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Tampa Bay’s homebound seniors struggle to get coronavirus vaccinations

A lack of transportation proves a challenge for some seniors, as does a lack of internet access.
Matthew Hines, 78, and his wife Betty, 74 pose for a photograph at their home Friday, Jan. 29, 2021 in St. Petersburg. The Hines are concerned because they are unable to travel to get a COVID-19 vaccine.
Matthew Hines, 78, and his wife Betty, 74 pose for a photograph at their home Friday, Jan. 29, 2021 in St. Petersburg. The Hines are concerned because they are unable to travel to get a COVID-19 vaccine. [ CHRIS URSO | Times ]
Published Jan. 31
Updated Jan. 31

ST. PETERSBURG — Matthew Hines needs to get the coronavirus vaccine. But post-tracheotomy, the 78-year-old can’t leave his home for long, because he relies on a suction machine to help him breathe.

His wife, Betty Hines, is 74 and has chronic obstructive pulmonary disease. She leaves the house only to go to Publix or to pick up their medicines in the pharmacy drive-thru.

“There’s no way we can go out and get a shot,” Matthew Hines said. “I don’t want to get exposed, because I’m very, very susceptible to getting the disease.”

They’ve asked their oncologist and pulmonary doctors, but they’re not giving shots directly.

“I’m sure that sooner or later I’ll be able to get a vaccination, but who wants to wait and take a chance on it?” he asked.

Efforts have rolled out across Tampa Bay to vaccinate seniors in nursing homes, long-term care facilities and 55-plus communities. But many seniors who live independently are struggling to get vaccinated.

“The approach that we’re taking right now as a state is really leaving out a significant part of the 65-plus population,” said Jeff Johnson, Florida director for AARP, including “the people who don’t have great access to technology, and the people who don’t have transportation.”

And he added another group: “There are people, because of their vulnerability and because of disabilities, who can’t or shouldn’t be making their way to a mass vaccination site in order to get the shot.”

Seniors across the state are calling AARP with vaccine access concerns.

Unless a person is tuned into a social media network, it’s difficult to know when doses are available, Johnson said. And opening phone lines doesn’t help when agencies don’t have enough people to handle the call volume.

Johnson hasn’t heard of any statewide efforts to send out mobile vaccination units, but he has heard of seniors being vaccinated at home by healthcare providers.

Transportation is “a major barrier” for some seniors trying to get vaccinated, said Dr. David Moen, president of Prospero Health Partners, a company that specializes in caring for elderly people with chronic, advanced health conditions. The company operates in 20 states, including Florida.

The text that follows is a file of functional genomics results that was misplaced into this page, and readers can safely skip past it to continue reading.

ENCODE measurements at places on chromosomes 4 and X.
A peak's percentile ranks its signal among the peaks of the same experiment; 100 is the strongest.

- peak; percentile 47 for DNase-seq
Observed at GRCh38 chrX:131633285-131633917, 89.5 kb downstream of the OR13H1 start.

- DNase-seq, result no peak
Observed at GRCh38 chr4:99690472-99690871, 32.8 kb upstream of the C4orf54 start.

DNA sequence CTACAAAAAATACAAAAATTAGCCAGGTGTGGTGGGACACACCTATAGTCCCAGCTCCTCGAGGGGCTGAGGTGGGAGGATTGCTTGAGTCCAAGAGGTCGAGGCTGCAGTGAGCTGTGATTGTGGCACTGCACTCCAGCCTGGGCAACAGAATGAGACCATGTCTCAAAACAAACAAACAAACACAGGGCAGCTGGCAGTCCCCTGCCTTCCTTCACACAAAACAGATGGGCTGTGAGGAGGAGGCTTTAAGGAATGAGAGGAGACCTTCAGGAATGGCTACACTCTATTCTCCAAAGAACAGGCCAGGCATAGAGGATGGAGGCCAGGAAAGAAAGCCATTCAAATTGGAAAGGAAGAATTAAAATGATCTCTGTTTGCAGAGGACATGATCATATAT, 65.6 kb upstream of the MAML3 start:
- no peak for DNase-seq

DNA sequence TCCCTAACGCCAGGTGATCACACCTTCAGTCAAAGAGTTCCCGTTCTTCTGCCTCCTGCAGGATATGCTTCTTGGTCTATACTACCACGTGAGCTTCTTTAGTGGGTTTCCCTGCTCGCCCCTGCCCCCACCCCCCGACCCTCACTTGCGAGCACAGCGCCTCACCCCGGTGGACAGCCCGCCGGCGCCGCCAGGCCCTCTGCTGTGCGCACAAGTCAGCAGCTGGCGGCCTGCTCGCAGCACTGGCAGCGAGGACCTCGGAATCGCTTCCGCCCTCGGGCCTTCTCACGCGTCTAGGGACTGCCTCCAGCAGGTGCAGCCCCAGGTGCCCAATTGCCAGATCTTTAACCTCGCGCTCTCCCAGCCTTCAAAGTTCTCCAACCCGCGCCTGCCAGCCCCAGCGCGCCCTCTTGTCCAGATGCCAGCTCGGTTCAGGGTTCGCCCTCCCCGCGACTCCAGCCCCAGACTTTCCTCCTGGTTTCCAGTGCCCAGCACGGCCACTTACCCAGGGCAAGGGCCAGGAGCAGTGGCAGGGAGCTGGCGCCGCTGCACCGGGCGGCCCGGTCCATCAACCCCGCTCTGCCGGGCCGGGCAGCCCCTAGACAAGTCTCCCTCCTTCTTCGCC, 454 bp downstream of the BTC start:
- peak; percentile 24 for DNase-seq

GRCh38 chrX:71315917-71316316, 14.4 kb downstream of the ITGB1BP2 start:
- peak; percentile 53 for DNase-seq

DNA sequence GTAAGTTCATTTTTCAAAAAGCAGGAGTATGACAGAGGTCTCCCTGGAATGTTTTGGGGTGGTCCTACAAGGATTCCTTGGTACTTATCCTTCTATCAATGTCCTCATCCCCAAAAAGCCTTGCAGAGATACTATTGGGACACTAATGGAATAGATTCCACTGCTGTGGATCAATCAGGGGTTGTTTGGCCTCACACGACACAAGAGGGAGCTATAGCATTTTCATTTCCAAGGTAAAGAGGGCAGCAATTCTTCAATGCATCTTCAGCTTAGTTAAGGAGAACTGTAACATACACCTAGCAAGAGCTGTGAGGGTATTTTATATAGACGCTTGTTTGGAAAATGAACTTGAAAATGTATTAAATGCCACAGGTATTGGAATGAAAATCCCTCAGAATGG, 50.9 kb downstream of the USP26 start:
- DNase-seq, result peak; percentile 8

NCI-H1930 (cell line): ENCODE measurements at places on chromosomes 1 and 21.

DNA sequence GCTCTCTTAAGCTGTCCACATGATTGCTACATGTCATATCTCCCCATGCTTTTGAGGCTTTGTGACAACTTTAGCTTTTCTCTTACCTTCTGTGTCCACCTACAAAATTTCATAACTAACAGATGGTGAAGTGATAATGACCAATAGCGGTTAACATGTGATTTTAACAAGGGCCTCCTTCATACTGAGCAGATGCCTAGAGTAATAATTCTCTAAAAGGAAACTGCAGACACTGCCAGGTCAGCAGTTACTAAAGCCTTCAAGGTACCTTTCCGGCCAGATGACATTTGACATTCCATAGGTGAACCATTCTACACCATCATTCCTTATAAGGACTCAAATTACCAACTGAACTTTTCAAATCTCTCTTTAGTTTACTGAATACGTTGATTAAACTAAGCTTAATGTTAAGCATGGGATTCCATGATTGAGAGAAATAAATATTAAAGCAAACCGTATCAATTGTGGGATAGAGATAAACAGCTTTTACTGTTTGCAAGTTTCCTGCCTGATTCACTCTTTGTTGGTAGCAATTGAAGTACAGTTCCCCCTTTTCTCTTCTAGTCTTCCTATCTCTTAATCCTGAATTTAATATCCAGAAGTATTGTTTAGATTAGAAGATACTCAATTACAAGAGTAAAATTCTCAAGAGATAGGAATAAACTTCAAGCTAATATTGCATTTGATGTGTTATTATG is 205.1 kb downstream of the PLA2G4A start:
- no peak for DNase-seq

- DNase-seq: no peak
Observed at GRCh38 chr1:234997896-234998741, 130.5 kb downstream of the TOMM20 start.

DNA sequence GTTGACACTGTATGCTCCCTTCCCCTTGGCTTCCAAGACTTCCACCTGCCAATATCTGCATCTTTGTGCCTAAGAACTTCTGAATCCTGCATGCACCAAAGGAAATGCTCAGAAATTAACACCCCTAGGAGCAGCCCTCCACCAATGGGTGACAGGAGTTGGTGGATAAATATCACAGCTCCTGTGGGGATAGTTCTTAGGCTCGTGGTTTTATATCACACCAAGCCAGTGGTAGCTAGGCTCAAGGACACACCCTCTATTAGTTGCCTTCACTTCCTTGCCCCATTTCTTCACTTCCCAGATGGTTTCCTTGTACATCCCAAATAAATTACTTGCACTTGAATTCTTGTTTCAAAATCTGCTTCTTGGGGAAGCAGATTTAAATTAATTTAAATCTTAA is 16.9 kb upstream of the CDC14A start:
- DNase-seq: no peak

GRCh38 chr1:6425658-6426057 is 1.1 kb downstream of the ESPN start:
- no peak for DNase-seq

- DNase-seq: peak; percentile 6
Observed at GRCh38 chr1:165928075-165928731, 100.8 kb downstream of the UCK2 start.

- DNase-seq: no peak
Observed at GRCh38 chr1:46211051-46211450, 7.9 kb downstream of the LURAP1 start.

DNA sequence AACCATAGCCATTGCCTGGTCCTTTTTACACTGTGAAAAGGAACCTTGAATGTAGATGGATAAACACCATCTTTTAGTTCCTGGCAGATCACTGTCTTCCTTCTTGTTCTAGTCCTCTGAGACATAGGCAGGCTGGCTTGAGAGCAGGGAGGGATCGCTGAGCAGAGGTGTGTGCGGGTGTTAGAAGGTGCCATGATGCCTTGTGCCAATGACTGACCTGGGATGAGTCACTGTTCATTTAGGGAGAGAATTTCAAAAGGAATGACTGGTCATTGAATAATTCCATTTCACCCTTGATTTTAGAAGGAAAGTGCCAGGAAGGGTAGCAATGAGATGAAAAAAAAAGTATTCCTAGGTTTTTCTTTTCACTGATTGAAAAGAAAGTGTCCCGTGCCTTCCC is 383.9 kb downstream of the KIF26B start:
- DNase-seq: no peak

Some of the company’s patients have received vaccinations, but the vast majority of homebound seniors have not, Moen said. Other than transportation, clients and their families also have asked: “Is it safe to take my loved one to a location to get vaccinated?”

“I ultimately think that some of these patients will be best served when the vaccine is available to be brought to them,” he said.

The vaccine refrigeration requirements make mobile vaccinations more difficult, Moen said. He expects more community distribution points to open and at-home vaccinations to become more of a possibility as the supply of vaccines increases and it becomes easier to transport.

The Area Agency on Aging Pasco-Pinellas partnered with other agencies, including Neighborly Care Network and Pasco Senior Services, to begin transporting clients to COVID-19 testing or vaccination sites this week after seniors started calling in with requests, said Ann Marie Winter, the agency’s executive director. The majority of her clients are homebound.

But even the new effort presents a challenge, she said, because providers can take only one person at a time due to social distancing protocols.

“We don’t have a good long-term solution on how we’re going to transport large numbers of homebound seniors to sites,” Winter said.

Vaccine registration portals also present a challenge because they are web-based, Moen said. About 80 percent of Prospero’s more than 9,000 clients across the country don’t have WiFi.

Winter’s agency doesn’t have the resources to help seniors who are not computer literate or who don’t have the ability to stay on the phone for hours making an appointment. But reaching these people is important, she said.

“This is a population that probably needs to get vaccinated the most, because they are frail,” Winter said. “They’re not able to get out of their homes generally, but they have people coming into the homes providing them with services like home care, like meals. So they’re coming into contact with people who might be at risk of infecting them with COVID.

“Those homebound, frail seniors need to be prioritized when doses become available.”

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